**SAMPLING METHODS**

This refers to a statistical procedure which is concerned with selection of individual observation in a study. It enables the researcher to make statistical inferences in the study population. A sample refers to part of the population that represents the characteristics of the entire population. There are various types of sampling methods which are used in studies. The most common methods of sampling include random sampling simple random sampling, systematic random sampling and stratified random sampling

**Simple random sampling technique**

Simple random sampling technique is a pure straight forward sampling strategy which is used to obtain samples in a study. It is one of the most commonly used methods in statistics as it offers equal chance to the individuals in a population for observation. Simple random sampling can be done by assigning all the individuals in a population numbers and then generating random numbers to select the individuals to be used as a sample. The advantage of this method is that it provides no room for biasness as compared to other sampling methods. It is easy to generalize the results from a study conducted by random sampling due to the distribution. It is necessary to assume that the population that you are working with is homogeneous and assign them numbers that can be used for randomization. There are many programs which are currently used in generating random numbers. The random numbers will assign positions to the selected samples without bias making them more representative of the population in question.

Disadvantages of simple random sampling technique may include the costs involved while listing or numbering the potential respondents in a population (Heckathorn., 1997). This can be really time consuming especially in populations where very large numbers are involved. Although large samples are preferred, having such may be a challenge when large numbers are involved. The other disadvantage is that not all populations which are being studied are homogeneous. Taking an assumption that the population is homogeneous may ignore very important differences that could have serious impacts on the study. For example, among human population, there are adults and children, male and female or even different races or people living in different environments. The differences would contribute to variation. Additionally, it is not good where face to face interactions are desired in studies that cover large geographic areas.

**Systematic random sampling**

Systematic random sampling is slightly different from simple random sampling. In the systematic sampling, every *N*^{th} individual is selected to be included in the sample (Kothari, 2004). The method requires that the individuals in a population are assigned positions and it is decided a priori the positions to be selected and these forms the samples in the population. It is done by determining the sampling fraction which is obtained by dividing the actual sample size by the total population. The sampling fraction becomes the guide for conducting systematic sampling. In this method, the first sample has to be chosen in a random manner while the succeeding samples are chosen following the order which is decided like say the 3^{rd}, 4^{th} or even 5^{th} item (Cooper et al., 2006). The advantages of this method is that if it is done correctly, it will give results which is an approximation of the simple random sampling. It is both an efficient and a cost-effective method of sampling. It is suitable for collecting information from geographically diverse population where face to face contact is not necessary. The main disadvantage is that it can only be applied when a list of the entire population is available. Populations with periodic patterns may not be suitable for this approach as it will lead to biasness.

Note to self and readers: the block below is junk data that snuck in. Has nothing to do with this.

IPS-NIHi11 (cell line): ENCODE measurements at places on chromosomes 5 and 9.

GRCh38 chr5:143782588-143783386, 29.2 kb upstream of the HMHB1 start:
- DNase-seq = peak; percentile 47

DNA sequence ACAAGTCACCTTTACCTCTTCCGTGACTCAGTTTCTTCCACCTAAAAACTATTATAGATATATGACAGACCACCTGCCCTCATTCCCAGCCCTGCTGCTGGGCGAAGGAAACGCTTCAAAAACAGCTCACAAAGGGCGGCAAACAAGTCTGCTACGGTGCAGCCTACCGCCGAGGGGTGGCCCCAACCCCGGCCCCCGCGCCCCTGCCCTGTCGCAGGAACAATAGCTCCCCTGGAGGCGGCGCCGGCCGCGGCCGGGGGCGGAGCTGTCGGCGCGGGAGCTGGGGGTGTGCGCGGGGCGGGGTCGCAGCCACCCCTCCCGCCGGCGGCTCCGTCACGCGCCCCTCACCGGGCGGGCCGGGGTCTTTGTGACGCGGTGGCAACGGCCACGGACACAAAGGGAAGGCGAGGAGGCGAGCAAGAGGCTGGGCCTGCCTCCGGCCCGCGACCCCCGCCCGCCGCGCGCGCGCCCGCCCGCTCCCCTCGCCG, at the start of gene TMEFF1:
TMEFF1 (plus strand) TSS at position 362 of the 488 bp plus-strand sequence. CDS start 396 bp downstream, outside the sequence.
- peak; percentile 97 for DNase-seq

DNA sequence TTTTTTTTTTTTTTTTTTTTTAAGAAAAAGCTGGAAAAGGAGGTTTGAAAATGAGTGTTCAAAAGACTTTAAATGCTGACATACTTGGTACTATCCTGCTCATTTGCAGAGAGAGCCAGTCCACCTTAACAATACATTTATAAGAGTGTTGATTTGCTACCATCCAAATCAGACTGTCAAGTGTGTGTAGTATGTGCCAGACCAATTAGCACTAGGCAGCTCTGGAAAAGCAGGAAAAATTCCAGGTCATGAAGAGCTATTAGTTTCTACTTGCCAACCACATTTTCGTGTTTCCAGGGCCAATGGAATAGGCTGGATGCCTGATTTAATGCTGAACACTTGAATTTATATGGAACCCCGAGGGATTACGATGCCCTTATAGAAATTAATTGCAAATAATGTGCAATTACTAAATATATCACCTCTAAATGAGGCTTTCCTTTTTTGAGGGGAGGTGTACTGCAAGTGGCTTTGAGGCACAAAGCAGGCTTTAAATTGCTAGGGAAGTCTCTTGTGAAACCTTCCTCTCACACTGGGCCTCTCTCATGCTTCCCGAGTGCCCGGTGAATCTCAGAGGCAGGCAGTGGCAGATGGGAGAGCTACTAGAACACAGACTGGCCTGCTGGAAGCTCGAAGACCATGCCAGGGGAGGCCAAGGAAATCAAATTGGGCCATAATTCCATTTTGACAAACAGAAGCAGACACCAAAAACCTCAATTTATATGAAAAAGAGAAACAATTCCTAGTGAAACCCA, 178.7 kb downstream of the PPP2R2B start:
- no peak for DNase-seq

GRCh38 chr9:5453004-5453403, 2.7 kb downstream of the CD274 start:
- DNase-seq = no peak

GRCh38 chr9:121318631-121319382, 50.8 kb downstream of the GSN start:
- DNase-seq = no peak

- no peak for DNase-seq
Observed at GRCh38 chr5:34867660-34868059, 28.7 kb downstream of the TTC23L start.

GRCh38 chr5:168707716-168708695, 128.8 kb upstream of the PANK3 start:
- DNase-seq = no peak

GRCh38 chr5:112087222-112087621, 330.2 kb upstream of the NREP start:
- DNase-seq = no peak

**Stratified random sampling**

Stratified random sampling is one of the probability sampling methods which involves dividing the population into groups also referred to as strata (Johnson and Onwuegbuzie, 2004). The groups can either be proportionate or disproportionate. In order to use this method, the researcher or the researchers have to identify relevant stratums and ensure their actual representation in the sample. Each of the subjects in the stratum have to be identified with unique numbers. It is important to select each of the unique numbers in each of the strata and ensure that they form part of the sample.

**Purposive sampling technique**

The purposive sampling technique utilized in the research was snowballing sampling technique. The technique (snowball) is where the participants of the study recruits others for a study or test (p. 62). Snowball sampling, which is a non-probability sampling approach, is used where finding potential respondents is difficult. With no randomized sampling involved, the research uses the researcher’s judgment to select participants. In snowball sampling, the following two steps are critical, first, identifies potential subjects from a population and in majority of cases, only one or two are initially found. Two, asks the identified potential subjects to recruit others. However, participants are made aware they do not have to provide any other names. Two critical advantages sets apart snowball sampling making it appropriate to use. One, it makes possible for research to be conducted where it would be otherwise impossible to take place due to lack of respondents. Two, it assists in helping the researcher discover characteristics of a population the researcher hardly knew it existed.